Geology in the Parks home NPS home USGS home National Park Service/US Geological Survey banner
Mojave title bar
Click to see map showing field trip stops Cima Dome title
Individual grains of feldspar lie surrounded by soil.  The minerals surrounding these large crystals have weathered to form clays, leaving more resistant feldspars behind.
Individual grains of feldspar lie surrounded by soil. The minerals surrounding these large crystals have weathered to form clays, leaving more resistant feldspars behind.

 

Nibbling away the mountain

Once at the surface, granite falls victim to the slow, gnawing forces ofweathering and erosion. Water falling on the rock as rain or snow and groundwater percolating just beneath the surface begins to disintegrate the rock grain by grain.
spacer image Water and dust particles gradually work their way between individual mineral grains. Mica and feldspar grains in the granitic rock chemically react with the water and decompose to form clay minerals. Clay minerals and dust tend to swell-up when they get wet, then shrink when they dry out. These tiny particles act as wedges between more chemically resistant minerals, prying them loose from the solid rock, like the potassium feldspar grains in the image on the right. Over time, the granite ‘rots’ and streams begin to carry away the loose, rotten granitic soil.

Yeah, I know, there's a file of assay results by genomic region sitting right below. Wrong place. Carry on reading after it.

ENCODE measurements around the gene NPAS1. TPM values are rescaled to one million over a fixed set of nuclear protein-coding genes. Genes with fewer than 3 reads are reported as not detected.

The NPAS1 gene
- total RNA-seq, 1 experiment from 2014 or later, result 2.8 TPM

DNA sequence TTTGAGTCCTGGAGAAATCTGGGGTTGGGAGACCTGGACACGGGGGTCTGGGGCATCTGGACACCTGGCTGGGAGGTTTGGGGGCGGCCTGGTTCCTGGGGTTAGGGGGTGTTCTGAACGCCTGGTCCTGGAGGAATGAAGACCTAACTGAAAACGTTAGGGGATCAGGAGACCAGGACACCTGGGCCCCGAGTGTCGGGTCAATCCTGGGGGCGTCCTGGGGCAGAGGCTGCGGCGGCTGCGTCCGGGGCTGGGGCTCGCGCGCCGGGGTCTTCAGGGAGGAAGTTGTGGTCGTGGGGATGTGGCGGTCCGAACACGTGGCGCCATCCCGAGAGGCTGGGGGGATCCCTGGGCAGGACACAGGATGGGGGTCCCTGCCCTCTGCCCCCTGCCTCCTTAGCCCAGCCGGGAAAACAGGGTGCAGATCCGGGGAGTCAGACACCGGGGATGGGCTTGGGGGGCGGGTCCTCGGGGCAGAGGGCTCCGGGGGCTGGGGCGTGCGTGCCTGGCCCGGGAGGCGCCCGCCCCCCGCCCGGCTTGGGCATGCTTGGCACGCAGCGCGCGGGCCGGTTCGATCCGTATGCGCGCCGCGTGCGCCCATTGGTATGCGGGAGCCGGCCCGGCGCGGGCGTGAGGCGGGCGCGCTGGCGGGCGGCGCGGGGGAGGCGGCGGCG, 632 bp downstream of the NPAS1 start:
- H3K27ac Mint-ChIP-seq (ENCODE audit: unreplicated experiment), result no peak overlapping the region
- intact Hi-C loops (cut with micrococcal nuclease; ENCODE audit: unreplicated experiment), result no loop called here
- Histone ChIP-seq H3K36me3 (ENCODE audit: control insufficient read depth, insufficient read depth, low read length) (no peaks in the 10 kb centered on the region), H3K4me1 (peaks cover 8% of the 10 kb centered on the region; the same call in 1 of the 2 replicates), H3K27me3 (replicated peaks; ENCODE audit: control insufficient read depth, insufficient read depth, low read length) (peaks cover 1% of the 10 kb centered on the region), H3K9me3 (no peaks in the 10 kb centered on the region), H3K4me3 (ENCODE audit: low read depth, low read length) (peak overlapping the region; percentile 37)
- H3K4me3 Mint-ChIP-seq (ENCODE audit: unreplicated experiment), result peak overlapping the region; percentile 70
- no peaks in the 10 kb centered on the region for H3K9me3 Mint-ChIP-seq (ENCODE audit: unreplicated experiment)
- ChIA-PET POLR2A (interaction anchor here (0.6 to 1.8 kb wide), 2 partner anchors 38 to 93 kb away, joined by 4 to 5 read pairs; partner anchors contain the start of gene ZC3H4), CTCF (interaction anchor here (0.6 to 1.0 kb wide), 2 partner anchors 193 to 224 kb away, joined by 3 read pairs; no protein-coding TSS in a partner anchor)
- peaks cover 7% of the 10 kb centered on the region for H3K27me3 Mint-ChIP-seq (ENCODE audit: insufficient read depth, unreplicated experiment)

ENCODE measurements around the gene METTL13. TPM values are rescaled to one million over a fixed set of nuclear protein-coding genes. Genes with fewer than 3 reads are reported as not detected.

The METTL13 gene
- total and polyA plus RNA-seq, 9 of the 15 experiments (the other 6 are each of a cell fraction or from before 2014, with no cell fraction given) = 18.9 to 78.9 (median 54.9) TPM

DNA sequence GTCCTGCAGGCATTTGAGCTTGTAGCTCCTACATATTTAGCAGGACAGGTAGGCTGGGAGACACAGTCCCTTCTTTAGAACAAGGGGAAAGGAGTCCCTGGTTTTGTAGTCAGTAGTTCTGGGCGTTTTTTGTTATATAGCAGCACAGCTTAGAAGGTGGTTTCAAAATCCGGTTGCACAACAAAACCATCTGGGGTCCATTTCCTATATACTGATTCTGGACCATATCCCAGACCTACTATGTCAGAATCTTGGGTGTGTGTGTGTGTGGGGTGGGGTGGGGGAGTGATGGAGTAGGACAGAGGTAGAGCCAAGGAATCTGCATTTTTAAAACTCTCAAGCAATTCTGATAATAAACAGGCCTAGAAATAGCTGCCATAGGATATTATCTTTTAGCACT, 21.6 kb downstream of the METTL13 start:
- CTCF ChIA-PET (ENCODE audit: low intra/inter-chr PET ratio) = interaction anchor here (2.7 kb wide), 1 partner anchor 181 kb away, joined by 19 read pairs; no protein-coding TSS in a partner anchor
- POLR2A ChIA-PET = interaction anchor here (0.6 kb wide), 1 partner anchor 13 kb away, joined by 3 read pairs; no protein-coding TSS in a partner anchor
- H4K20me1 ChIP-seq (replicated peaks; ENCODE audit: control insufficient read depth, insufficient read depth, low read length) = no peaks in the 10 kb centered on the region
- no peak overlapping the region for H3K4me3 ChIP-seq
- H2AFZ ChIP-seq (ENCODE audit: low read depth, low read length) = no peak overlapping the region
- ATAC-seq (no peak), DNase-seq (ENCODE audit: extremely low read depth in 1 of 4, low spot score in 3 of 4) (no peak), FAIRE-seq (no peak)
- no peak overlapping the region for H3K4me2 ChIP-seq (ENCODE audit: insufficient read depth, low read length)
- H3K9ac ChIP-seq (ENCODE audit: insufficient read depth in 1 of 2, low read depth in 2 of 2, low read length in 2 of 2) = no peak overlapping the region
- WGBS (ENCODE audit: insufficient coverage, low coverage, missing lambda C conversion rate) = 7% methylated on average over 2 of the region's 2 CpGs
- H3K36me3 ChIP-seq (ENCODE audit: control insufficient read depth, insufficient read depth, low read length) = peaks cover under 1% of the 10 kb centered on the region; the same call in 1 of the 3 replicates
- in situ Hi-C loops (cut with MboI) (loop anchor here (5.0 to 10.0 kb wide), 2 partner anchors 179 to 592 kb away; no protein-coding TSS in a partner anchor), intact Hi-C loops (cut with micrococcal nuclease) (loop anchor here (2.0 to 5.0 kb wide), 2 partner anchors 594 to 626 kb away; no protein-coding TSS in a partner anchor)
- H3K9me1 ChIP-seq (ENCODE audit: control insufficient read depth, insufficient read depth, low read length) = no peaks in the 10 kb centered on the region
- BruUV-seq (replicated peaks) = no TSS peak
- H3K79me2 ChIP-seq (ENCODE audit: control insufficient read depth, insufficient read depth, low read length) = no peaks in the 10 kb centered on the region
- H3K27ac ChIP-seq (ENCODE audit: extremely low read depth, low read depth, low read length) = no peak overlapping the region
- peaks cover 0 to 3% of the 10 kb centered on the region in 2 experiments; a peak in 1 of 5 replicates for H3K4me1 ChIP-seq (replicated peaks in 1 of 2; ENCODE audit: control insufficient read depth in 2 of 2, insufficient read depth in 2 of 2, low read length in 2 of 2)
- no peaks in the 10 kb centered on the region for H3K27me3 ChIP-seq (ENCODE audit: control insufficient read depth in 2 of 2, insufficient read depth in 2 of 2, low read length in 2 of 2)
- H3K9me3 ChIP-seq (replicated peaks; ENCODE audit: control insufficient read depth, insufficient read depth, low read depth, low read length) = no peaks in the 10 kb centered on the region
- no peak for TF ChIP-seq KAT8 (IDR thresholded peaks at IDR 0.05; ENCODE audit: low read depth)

Notice the bumpy crystals of feldspar protruding from the granitic boulder in the foreground.
Notice the bumpy crystals of feldspar protruding from the granitic boulder in the foreground.
Eventually, the mountain retreats back, leaving a gently sloping surface behind. Over millions of years mountains can retreat so that just a few exposed boulders remain, like those you see on the top of Cima Dome.
buttonView geologic map of area (large files!)
On to the Granite Mountains

Back to field trip menu


| Mojave geology home | Mojave National Preserve home |
| Locate Mojave | Mojave geology field trip | Education resources | Geologist’s page |
Mojave horizontal bar
| USGS Geology in the Parks home | NPS Park Geology Tour home |

This site is a cooperative project of the
US Geological Survey Western Earth Surface Processes Team
and the National Park Service.

Please share your comments and suggestions with us!
parkgeology@den.nps.gov
http://www.nature.nps.gov/grd/usgsnps/mojave/cima2.html
This page was last updated 3/24/99